Using ++                                0.0324    30821.21 ms     ±0.00%    30821.21 ms    30821.21 ms

Using ++ and reverse                    120.03
map / flatten                           113.00 - 1.06x slower
Without ++ ([h | t] and reverse)         76.24 - 1.57x slower
Using ++                                0.0324 - 3699.55x slower

##### With input short list with high values #####
Name                                       ips        average  deviation         median         99th %
Using ++                                  0.93         1.08 s    ±39.43%         1.03 s         2.38 s
map / flatten                             0.61         1.63 s    ±46.49%         1.53 s         3.90 s
Using ++ and reverse                      0.53         1.89 s    ±34.73%         1.84 s         3.61 s
Without ++ ([h | t] and reverse)          0.37         2.70 s    ±33.23%         2.37 s         4.16 s

Using ++                                  0.93
map / flatten                             0.61 - 1.51x slower
Using ++ and reverse                      0.53 - 1.75x slower
Without ++ ([h | t] and reverse)          0.37 - 2.50x slower

We can see that this solution ranks quite well, taking second place in both situations. This implementation wouldn’t be a bad choice if we expected to have both types of inputs (especially if we discard our first attempt given the bad results where the accumulated list is always to the left of the ++ operator).

However, we would need to test additional cases to make a more informed decision. After all, we are testing two very different and, perhaps, extreme use cases. For instance, we can test our implementations with Enum.to_list(1..1000), or whatever could be considered an average case. I tested with this new input and I found it runs faster with the second implementation, the one with ++ and reverse (while the map and flatten version performs like the [item | rest] version).


Here are a few thoughts about working with the ++ operator in Elixir, especially in situations where the expected load is high and the performance impact could be an issue.

  • It is important to know the risks of using ++ to append to lists, especially when the list to the left of the operator could have a large number of elements.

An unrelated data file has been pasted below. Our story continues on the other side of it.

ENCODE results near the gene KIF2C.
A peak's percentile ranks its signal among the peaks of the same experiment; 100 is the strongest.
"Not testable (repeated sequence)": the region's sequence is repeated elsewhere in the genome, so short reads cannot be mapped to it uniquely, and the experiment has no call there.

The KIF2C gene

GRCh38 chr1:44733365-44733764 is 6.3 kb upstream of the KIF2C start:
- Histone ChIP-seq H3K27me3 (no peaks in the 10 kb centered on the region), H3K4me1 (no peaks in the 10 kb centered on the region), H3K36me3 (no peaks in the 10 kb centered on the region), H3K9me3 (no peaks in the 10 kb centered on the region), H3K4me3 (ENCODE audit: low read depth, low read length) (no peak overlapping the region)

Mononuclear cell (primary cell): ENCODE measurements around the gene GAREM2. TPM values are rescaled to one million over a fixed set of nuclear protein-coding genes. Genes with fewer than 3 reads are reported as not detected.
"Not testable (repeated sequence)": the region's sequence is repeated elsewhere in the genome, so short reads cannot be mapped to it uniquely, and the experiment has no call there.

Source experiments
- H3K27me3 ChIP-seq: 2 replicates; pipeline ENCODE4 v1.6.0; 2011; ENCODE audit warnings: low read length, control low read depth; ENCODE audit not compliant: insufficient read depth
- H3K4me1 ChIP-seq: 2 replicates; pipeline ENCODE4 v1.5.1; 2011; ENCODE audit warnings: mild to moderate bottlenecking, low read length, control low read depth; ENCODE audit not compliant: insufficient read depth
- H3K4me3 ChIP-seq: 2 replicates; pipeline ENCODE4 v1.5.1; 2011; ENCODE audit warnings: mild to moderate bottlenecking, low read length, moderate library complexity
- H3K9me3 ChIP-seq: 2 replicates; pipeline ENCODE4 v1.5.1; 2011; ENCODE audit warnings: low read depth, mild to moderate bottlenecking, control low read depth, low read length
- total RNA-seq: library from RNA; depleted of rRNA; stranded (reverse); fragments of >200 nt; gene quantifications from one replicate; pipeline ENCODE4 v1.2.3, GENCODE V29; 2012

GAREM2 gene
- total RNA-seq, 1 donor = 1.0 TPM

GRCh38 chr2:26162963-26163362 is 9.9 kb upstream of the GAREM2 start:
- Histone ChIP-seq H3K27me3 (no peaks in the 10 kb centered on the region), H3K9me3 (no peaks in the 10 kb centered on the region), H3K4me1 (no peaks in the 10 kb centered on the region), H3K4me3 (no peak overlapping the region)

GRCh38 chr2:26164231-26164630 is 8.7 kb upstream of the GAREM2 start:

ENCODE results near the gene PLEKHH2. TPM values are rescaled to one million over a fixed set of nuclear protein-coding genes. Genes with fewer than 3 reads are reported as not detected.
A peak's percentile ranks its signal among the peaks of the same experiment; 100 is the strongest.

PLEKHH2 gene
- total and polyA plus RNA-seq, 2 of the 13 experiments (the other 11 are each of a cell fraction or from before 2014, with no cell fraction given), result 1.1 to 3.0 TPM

• If you’re in the situation described above, you may consider using Enum.reduce and [item | rest], though you should verify if these adjustments actually improve the situation. Although I think the advice in the documentation is a good rule of thumb, you shouldn’t blindly follow it. In fact, I would try to use ++ but invert the order of the appended lists (and reverse the result later). Moreover, you can also test different implementations using different language tools, as we did when we tried and Enum.flatten, in order to see how they compare with the previous attempts.

  • Reflect on the shape and size of your expected inputs. Also think about the number of created lists and their length in the intermediate steps of the calculation. The best performing implementation will depend on usage patterns.

  • Keep in mind that it’s usually hard to predict the resulting performance…unless you are an expert at Elixir/Erlang internals 😀. For the rest of us mere mortals, it is crucial to run benchmarks in each case and make decisions based on that. Every situation is unique!

Lastly, you may want to take a look at the Erlang Efficiency Guide chapter dedicated to lists. It includes some good insights on list operators, including ++, flatten, etc. Elixir is mostly relying on those Erlang functions.

And, because I know you are curious, here are the complete code and benchmarking results mentioned in this post.